What I’m Up To Right Now

I almost never talk online about what I’m working on (even if it is a publicly announced project). Actually, I barely post online about anything, and I’ve never been one of those artists that makes a piece to show every single day, so I thought it would be good to explain what I’m actually doing with myself at the moment and why. Let’s start with story time about my last big project.

From April 2021 to March of this year I had a full-time role as the principle artist on an ambitious game being made by a brand new indie studio. I had the opportunity to be in control of this game’s visuals, crafting the look of a game from the ground up which was a first for me. I liked the game concept, the team were good people and it sounded like the direction aligned with what I would want, from the outside it seemed like a great gig.
I’m not gonna get into specifics, but after a while it wasn’t such smooth sailing. Throughout development there was a recurring pattern of me creating a bunch of work for a half-baked idea which would eventually all get thrown out when that idea ultimately gets scrapped. Now, this is pretty common in game dev, especially when a game is still being thought out, but this would just happen over and over again. Only exacerbated by me voicing concerns and opinions to the team that seemed to be consistently ignored. There was a moment where it became very clear to me that this wasn’t democracy and the game didn’t belong to the entire team. I don’t necessarily have a problem with games being made that way, I’m sure it’s been effective for making many great games… it’s just not what I signed up for. I was close to jumping ship at this point, and looking back I’m not sure why I didn’t. Probably a pride thing, I wanted to finish what I started and not let anyone down.
As I mentioned, the game was ambitious already and only getting more so for such a small team. Proposed deadlines were unachievable, and the goalposts seemed to move on a weekly basis. There were nine months left until the end of my contract that I signed back in 2021, so I said “fuck it” and made a plan of attack to make the remaining entire games worth of assets and environments in that nine months. I knew it would never be as good as I wanted it to be, but this seemed like the way to be as helpful as possible and actually get this thing out the door.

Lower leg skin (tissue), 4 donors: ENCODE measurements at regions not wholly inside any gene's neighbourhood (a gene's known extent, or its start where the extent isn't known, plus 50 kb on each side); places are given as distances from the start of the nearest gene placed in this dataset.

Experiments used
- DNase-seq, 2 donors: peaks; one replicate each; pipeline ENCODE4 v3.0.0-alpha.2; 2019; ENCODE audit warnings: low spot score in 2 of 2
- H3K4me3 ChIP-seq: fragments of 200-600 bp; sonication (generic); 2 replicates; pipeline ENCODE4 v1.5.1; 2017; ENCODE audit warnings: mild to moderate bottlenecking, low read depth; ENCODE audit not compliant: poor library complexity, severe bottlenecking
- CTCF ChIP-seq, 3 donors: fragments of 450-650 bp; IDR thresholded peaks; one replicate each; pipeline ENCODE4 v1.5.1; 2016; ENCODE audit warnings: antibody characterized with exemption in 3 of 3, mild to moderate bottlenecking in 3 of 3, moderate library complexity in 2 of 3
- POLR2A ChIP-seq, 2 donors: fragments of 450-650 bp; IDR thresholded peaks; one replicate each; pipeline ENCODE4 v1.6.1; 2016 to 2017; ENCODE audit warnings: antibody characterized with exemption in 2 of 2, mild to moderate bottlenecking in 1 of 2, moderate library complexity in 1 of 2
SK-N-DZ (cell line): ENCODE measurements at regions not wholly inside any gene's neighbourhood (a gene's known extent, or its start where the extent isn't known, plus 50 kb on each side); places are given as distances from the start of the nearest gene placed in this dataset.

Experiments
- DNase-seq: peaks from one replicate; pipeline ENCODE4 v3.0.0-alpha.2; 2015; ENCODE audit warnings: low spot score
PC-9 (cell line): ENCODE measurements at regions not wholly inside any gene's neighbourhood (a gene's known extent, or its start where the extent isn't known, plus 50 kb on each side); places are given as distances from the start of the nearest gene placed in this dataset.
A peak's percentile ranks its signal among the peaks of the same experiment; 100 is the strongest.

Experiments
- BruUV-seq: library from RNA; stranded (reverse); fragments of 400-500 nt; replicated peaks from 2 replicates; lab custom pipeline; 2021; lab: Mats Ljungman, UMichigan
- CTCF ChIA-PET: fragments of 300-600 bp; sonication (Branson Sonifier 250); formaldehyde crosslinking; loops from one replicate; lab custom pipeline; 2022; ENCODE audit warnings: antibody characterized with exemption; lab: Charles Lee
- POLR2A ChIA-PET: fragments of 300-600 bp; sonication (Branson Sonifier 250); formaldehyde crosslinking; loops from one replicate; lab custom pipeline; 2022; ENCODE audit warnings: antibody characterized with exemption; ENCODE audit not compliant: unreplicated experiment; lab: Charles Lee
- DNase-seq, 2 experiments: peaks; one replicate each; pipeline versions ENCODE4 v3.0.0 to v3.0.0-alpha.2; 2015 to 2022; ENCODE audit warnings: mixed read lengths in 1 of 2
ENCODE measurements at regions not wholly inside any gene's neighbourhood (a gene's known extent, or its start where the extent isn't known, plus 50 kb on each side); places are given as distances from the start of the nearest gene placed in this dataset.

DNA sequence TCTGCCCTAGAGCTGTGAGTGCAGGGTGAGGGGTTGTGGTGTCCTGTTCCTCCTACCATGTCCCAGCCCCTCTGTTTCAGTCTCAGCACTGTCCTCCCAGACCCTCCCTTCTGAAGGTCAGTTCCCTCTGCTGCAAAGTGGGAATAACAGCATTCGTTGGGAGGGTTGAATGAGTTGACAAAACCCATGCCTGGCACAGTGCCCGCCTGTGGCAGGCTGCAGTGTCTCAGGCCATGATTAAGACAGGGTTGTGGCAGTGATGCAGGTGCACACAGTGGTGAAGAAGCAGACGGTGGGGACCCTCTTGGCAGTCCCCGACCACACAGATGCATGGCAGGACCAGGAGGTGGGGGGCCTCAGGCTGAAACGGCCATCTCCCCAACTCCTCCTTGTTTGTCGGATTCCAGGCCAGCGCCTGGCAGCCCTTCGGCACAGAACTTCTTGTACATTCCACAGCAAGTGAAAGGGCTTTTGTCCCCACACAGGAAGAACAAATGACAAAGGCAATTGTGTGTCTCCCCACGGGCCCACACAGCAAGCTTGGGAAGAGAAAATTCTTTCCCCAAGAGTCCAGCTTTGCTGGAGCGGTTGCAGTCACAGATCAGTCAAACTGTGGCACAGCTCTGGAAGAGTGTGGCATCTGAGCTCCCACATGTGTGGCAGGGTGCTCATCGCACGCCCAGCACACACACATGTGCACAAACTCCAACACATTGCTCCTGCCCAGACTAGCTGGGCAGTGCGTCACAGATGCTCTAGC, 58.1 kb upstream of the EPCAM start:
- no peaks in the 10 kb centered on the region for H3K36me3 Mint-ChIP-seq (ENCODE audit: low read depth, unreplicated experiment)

Those months were not good for me. I just put my nose to the grindstone and did as much as I could do in such a short amount of time, but I stuck to my plan and that in itself was an achievement (not that I could feel good about it). With a couple months left to go, it became apparent the rest of the team were not on the same page as me, and were already talking about the launch deadlines being delayed 6+ months. I’d been killing myself all that time for potentially no reason.
The game was going to continue development after my departure, so my last month was spent making documentation, creating concept art and leaving as much visual context as I could for the next lead artist who would replace me.
My contract ended, I said my farewells and still after everything felt like I was abandoning the project. I worked with some great people. I made some cool stuff. I learnt a lot being in that role, but it put me in the worst mental state I have been in and I really regret not parting ways earlier when the writing was on the wall. After everything I don’t have any ill will towards anyone, but I don’t even want to look at anything about that game and doubt I’ll want to play it when/if it releases.

As you can imagine, this whole experience left me extremely burnt out. I had no desire to even sit at the computer. I went on a tropical island holiday with my partner and drank $1.50 beers by a pool for a week. I should’ve stayed for a month. My break gave me much-needed time to recover and reflect. I’m 28 now and must be in my ninth year working professionally as an artist, and it’s only now I’m realising I can’t keep joining these huge projects only to burn myself out making someone else’s dream game a reality. Life is short and how many games do I have in me? I read somewhere that the majority of game devs quit the industry by something like age 35. I totally get why, it can be a soul-sucking, unrewarding endeavour.